What is Cognitive Behavioural Therapy?
Cognitive Behavioural Therapy is a NICE approved psychotherapy used to treat symptoms of anxiety and depression. It is a “doing” therapy which helps you learn practical life skills to help you manage your symptoms of anxiety and depression. In CBT, we look at how the way we think, the way we feel, and what we do tend to be extremely linked. For example, when you feel down, stressed, or anxious, your thoughts and behaviours can change and become unhelpful, which can lead to you getting stuck in what we call vicious cycles.
For instance, when you are feeling low, you may start to lack motivation to do things, such as seeing your friends, going to work, paying bills, or keeping your house clean. This may initially give you a sense of relief that you do not have to face the burdensome activities. However, if you continue to withdraw from life, you miss out on chances to experience pleasure or achievement, meaning you are more likely to stay low. Additionally, by being more inactive, you have more time to sit with your negative thoughts, which will only reinforce how low you are feeling. And so the cycle continues...
How Can CBT Help Me?
CBT can also help you to examine your negative unhelpful thoughts that can also be very common when you are feeling low. Thoughts like, “what’s the point,” “I won’t enjoy it anyway,” or “I’m such a failure,” can reinforce low mood, meaning you are less likely to do pleasurable activities and you ultimately stay stuck in a vicious cycle of depression. By learning to identify these thoughts, and by questioning them more instead of believing them as gospel, you can learn to think in a more compassionate way towards yourself, and your life, which results in a more improved mood.
CBT can help to break these vicious cycles by helping you to firstly notice your own. Knowledge is power and if you don't know what your own unhelpful thoughts and coping strategies look like, you won't know what you need to change. With the help of your therapist, you can learn to identify your own vicious cycles that are keeping you stuck, and then gradually start to make meaningful changes to improve how you feel, and think. Research has shown that this can be a powerful way to improve your symptoms of low mood and anxiety, as well as your quality of life.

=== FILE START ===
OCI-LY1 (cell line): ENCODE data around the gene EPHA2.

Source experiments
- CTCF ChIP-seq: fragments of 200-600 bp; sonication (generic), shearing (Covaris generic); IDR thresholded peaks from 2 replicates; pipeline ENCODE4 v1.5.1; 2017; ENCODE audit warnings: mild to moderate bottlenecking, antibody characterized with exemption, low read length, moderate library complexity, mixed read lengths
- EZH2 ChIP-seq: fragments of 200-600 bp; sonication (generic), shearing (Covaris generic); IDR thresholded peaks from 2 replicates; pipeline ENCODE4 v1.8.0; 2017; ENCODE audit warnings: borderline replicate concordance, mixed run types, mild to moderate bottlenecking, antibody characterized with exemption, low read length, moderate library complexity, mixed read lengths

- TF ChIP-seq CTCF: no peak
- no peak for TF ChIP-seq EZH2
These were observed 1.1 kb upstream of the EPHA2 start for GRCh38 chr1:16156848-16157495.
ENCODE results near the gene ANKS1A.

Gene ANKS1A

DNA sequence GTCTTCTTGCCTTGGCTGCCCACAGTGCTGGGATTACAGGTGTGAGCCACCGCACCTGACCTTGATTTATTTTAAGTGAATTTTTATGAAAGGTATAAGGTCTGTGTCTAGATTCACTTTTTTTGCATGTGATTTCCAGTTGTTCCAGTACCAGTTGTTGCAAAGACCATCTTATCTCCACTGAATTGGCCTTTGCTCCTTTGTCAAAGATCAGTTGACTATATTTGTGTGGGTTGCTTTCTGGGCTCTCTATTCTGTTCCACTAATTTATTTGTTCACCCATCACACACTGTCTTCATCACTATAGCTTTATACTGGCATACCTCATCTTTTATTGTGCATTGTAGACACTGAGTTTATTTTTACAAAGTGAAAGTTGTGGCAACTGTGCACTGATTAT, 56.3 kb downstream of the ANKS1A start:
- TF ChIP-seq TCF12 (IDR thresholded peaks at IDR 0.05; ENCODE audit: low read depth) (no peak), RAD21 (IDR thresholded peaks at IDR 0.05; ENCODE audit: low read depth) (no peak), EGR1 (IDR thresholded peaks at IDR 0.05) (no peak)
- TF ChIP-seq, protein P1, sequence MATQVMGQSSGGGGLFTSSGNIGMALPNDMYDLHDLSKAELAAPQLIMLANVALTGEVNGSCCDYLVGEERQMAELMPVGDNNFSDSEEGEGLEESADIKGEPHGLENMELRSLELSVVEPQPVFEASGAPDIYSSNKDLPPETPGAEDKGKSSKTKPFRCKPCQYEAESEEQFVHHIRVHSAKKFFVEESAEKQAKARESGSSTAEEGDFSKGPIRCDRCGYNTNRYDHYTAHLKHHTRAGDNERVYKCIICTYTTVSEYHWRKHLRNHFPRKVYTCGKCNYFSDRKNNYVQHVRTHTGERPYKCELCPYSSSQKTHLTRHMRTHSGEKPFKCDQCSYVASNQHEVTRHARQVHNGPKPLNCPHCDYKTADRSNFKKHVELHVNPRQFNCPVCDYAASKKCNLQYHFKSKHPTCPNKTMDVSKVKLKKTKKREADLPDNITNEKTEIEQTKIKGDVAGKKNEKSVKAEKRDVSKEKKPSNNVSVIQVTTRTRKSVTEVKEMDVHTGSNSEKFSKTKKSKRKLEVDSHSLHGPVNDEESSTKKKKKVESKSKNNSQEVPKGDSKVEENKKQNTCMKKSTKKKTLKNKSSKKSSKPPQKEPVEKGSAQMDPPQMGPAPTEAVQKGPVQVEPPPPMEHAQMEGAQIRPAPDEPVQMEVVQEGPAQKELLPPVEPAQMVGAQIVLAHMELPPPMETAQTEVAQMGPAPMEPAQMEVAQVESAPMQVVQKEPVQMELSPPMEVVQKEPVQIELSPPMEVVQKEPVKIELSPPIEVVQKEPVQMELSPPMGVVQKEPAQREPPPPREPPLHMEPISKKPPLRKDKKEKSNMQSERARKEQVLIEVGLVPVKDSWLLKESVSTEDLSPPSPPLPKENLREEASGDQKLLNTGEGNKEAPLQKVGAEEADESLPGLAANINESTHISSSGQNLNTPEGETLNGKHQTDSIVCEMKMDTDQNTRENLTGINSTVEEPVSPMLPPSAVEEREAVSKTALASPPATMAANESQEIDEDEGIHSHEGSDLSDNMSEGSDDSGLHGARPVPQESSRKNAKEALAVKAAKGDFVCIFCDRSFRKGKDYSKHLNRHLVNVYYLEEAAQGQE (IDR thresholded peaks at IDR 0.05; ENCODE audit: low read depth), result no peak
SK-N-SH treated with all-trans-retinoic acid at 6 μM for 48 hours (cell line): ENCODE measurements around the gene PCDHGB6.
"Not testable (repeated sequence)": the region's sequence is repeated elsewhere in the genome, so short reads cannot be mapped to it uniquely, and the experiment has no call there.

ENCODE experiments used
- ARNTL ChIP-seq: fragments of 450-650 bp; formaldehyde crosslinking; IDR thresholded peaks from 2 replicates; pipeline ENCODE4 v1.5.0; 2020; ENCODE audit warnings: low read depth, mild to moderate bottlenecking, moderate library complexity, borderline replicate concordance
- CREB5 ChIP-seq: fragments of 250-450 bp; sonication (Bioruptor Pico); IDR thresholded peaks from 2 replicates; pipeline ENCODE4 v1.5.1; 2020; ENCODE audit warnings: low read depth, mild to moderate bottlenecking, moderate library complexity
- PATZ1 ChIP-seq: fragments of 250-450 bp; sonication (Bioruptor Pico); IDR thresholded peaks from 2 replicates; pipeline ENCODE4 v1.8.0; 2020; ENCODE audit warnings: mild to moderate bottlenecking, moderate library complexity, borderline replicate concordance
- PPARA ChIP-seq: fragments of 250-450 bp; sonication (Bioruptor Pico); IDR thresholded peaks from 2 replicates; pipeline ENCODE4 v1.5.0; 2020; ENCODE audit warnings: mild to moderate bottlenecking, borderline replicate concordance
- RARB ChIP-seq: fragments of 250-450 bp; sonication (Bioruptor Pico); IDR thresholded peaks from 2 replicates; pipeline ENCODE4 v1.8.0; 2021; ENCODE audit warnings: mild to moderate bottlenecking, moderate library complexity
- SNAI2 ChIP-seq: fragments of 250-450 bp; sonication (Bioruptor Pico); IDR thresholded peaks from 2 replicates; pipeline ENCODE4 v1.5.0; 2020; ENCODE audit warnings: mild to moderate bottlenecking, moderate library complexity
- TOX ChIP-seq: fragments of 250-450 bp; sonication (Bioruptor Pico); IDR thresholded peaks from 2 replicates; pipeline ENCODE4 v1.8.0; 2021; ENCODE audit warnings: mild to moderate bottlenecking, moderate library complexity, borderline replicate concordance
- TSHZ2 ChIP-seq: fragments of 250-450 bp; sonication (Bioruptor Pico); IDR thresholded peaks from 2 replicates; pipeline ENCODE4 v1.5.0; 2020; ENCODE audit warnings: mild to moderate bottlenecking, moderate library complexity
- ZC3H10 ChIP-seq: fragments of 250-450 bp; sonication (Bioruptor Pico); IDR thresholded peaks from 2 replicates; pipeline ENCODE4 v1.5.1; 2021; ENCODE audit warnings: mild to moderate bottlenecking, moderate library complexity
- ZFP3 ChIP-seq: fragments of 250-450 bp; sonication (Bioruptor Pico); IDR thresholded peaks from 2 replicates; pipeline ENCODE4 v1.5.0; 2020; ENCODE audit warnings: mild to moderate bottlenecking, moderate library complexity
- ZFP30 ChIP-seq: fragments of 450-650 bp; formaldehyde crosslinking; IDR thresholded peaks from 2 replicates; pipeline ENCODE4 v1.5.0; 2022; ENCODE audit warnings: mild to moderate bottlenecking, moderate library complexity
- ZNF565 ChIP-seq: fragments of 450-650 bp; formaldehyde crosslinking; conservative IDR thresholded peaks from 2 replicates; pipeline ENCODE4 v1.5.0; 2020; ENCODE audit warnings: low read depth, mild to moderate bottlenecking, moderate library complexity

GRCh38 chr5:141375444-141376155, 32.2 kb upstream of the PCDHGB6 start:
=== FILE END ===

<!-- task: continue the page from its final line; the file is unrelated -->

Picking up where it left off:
With regards to anxiety, you may start to avoid situation/things/people that make you anxious. This makes complete sense because anxiety can be unpleasant to experience, can't it? However, avoidance is never a long-term solution to an anxiety problem, and avoiding things will continue to impact your life and relationships. With this example, CBT can help you start to gradually reduce avoidance and learn to face the things that make you anxious to try and help you reclaim your life and take control back.
What is involved in CBT?
CBT involves “homework,” which is designed to help you practice the skills you have learnt in your sessions. The purpose of the homework tasks is a bit like going to a Physiotherapist to help with a shoulder injury. The Physiotherapist will suggest some exercises for you to do at home to help you overcome your injury. If you practice the exercises, you are more likely to recover. CBT is very similar in that frequent practice of CBT skills lead to a reduction in symptoms of anxiety or depression. If you do not practice the skills, you are unlikely to see an improvement.
A key ingredient for CBT to be effective is motivation to practice your new skills outside of your therapy sessions. Your CBT Therapist will support you with this and eventually, you should notice an improvement in your symptoms leading to you living a life that feels more enjoyable.
How Can I Find a CBT Therapist?
If CBT sounds like it is for you, you can refer yourself to your local Talking Therapies service to ask for an assessment. This is under the NHS, so is free of charge, however, depending on where you live will depend on how long the waiting list is. If you are keen to get started, it may be worth finding a CBT Therapist privately. You can read more about paying for private therapy here.
If you decide to do this, be sure to check your therapist is BABCP accredited. The BABCP is the British Association of Behavioural and Cognitive Psychotherapies and is the lead organisation for CBT in the UK and Ireland. Its purpose is to promote practice, theory, and development of CBT. When a therapist is BABCP accredited, it essentially means they have had the necessary training and clinical experience that is needed by the BABCP to work as an accredited CBT Therapist. You can check this by checking the CBT register (see link below) and typing in your therapists’ surname. If their name is on the register, this means they are BABCP accredited, which will ensure you receive the right evidence-based CBT in your treatment.
I hope this blog has helped to shed some light on what we mean by CBT and what to expect from it. If you wanted to chat with me a bit more, you can book your free consultation here.
Not sure if CBT is for you? Why not download my FREE managing mood guide to give you a little taster of what to expect?